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Tag Archives: fair use

Asked & Answered – Can I use another film’s title or scenes in my screenplay?

Asked & Answered – Can I use another film’s title or scenes in my screenplay?

Q: Cat asks whether it's practical to mention other films' titles, and to quote dialogue or include a clip of a scene from another movie in her screenplay, or will it deter producers from getting interested in her project.

A: My answer in the video below:





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Jersey Boys’ use of Ed Sullivan Clip is fair use

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Jersey Boys' use of Ed Sullivan Clip is fair use

Last week, in an interesting (and rare) theatre law case,  the 9th Circuit Court of Appeals affirmed a district court's judgment in favor of the company producing the Broadway hit musical  Jersey Boys.  SOFA Entertainment, Inc., owner of the Ed Sullivan Show footage had sued Broadway Producers , Dodger productions, Inc.,  over the show's use of a 7-second clip from a January 1966 episode in which Sullivan introduced the pop singing group.

The Court, in its ruling expressed skepticism over the plaintiff's position, and conducted the usual fair use analysis

Four Fair Use Factors:

Purpose and Character of the alleged infringing use.

Interestingly, the 9th circuit followed the trend of courts in such case to focus this examination on whether the use was “transformative,  holding that it was, since the use was incorporated into the musical as a “historical anchor”  pointing to “an important moment in the band's career

The Nature of the Copyrighted Work

On this second factor, the Court rejected SOFA's claim that Sullivan's “trademark gesticulation and style” were themselves entitled to copyright protection, going on to hold that it was actually “doubtful” that the brief clip is entitled to copyright protection. (a point with which I disagree and find troubling.  The court didn't need to go this far to reach its ultimate conclusion.)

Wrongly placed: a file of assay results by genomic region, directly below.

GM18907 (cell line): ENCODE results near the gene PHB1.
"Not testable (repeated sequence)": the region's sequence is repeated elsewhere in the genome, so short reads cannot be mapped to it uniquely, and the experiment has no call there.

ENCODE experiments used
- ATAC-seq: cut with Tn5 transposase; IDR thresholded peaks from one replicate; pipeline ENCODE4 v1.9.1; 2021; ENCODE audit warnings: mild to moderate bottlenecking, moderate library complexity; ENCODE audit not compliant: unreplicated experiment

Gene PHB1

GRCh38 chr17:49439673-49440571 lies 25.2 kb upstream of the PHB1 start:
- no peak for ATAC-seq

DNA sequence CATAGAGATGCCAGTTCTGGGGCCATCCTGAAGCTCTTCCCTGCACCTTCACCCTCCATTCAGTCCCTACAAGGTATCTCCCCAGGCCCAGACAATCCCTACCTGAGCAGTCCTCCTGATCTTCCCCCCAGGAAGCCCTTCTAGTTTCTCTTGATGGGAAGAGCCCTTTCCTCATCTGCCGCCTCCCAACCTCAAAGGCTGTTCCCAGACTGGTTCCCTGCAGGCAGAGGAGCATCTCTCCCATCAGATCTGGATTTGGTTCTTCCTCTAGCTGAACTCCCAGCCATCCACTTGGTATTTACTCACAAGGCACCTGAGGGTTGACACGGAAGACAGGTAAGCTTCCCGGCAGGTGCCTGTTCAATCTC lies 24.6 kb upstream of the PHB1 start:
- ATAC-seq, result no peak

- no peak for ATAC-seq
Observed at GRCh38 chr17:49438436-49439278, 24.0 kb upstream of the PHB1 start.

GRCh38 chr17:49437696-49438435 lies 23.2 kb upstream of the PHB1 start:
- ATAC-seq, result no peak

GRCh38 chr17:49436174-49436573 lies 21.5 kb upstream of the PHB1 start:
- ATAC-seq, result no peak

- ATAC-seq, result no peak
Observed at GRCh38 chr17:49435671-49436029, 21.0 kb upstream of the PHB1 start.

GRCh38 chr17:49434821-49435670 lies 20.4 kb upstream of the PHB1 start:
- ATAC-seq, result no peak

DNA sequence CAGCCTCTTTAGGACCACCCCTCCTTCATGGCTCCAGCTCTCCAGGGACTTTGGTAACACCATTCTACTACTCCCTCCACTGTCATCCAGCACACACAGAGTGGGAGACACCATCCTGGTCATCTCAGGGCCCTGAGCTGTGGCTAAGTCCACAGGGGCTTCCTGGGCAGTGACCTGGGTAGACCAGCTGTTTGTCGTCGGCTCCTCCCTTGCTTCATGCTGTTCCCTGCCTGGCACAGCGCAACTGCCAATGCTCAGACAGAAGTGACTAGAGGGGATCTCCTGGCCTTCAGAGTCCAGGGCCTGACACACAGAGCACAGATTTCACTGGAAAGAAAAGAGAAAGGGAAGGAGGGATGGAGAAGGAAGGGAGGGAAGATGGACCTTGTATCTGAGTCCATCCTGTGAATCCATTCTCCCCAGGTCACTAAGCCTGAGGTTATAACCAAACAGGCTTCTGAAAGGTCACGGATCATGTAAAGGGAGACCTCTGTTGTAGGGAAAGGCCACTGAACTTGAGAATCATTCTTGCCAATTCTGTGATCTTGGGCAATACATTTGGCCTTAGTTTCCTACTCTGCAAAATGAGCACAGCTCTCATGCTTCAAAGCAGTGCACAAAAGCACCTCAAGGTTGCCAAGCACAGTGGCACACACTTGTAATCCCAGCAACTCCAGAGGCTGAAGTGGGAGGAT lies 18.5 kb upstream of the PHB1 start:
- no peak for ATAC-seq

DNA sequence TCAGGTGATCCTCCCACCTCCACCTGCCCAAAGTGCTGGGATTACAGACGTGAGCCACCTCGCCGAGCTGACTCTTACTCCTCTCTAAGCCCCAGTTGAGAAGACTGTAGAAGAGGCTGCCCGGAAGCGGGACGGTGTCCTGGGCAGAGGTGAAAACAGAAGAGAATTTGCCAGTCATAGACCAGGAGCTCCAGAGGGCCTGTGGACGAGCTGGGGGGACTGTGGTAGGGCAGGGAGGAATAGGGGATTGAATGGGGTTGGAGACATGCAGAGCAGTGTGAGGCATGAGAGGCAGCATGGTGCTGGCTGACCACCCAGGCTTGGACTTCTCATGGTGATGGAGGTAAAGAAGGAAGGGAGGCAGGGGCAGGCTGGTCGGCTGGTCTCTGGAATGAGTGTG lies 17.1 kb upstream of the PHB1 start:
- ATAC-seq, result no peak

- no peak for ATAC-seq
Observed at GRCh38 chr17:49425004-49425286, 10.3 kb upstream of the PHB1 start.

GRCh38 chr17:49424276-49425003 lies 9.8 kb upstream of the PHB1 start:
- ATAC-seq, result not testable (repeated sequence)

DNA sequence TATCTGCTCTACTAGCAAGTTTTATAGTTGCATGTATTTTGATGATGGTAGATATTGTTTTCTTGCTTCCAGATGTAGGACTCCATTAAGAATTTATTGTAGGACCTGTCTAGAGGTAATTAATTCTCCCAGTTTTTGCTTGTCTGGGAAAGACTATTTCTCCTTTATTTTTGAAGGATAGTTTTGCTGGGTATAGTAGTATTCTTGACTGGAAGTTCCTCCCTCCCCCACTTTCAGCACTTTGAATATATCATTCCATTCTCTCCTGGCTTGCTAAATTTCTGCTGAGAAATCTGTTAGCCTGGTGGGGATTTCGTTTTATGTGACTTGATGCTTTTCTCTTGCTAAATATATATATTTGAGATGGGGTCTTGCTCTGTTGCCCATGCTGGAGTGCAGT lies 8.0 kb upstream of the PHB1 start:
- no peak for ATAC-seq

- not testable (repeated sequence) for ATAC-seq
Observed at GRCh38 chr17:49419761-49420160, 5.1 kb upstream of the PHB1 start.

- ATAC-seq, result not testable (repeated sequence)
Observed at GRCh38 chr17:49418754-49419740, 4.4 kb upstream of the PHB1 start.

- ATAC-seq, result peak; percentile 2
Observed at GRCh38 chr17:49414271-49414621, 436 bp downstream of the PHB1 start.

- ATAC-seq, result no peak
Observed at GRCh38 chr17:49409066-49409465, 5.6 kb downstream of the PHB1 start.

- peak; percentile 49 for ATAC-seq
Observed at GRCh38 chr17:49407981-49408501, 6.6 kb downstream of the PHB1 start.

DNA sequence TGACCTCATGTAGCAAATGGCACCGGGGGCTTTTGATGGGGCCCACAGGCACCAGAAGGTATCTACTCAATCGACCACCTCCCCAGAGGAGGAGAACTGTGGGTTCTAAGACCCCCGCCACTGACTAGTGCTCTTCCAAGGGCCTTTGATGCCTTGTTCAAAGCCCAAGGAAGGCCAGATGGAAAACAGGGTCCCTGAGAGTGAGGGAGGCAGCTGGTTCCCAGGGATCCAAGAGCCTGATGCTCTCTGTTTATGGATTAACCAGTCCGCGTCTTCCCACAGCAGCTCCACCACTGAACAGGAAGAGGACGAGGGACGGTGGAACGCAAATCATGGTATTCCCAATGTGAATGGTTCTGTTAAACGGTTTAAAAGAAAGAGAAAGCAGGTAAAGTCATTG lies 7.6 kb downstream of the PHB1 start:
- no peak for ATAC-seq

The Amount and Substantiality of the Portion Used

Here is where SOFA's case really falls apart.  In fact, the plaintiff even conceded that the clip used was not quantitatively significant, but instead argued that it included “one of the central and most beloved parts of the Ed Sullivan Show”.  The Court didn't buy it, holding that the footage didn't contain any “qualitatively significant expression”.

Impact on the Market for the Original

The court kept it brief, finding that this factor favored a finding of Fair Use because  “Jersey Boys is not a substitute for the Ed Sullivan Show”, essentially ignoring the argument that SOFA's business is founded on obtaining fees for licensing content from its extensive library.  (Sofa had presented almost no evidence on this point in its pleadings).

Award of Attorney Fees

The Court also affirmed the district court's order granting attorneys' fees to Dodger.  The Court found that SOFA should have known that it had little chance of success.

This case, though straying a bit from current copyright jurisprudence, does seem to continue the trend toward requiring copyright owners to consider carefully before pursuing questionable  claims.

Read the full opinion here.


Interested in learning more about how producers produce?  Check out Theatre Producer Academy and learn how to produce plays and musicals without losing your shirt, or your sanity!

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Asked & Answered: Using references to passages from other writers’ works

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Q:  Robert asks whether he needs permission from a famous author's estate to refer to a passage from that author's book in hi screenplay.  In this video, I give my answer.




The YouTube plot thickens…

Further follow up to my post on Wednesday regarding YouTube’s automated audio-muting of user-generated videos containing unlicensed music….. According to this piece at the Hollywood Reporter.. YouTube is taking things a step further… allowing users to REPLACE offending music in video soundtracks with pre-cleared music….  (automatically?) I ask you again…  does this kind of filtering… Continue Reading

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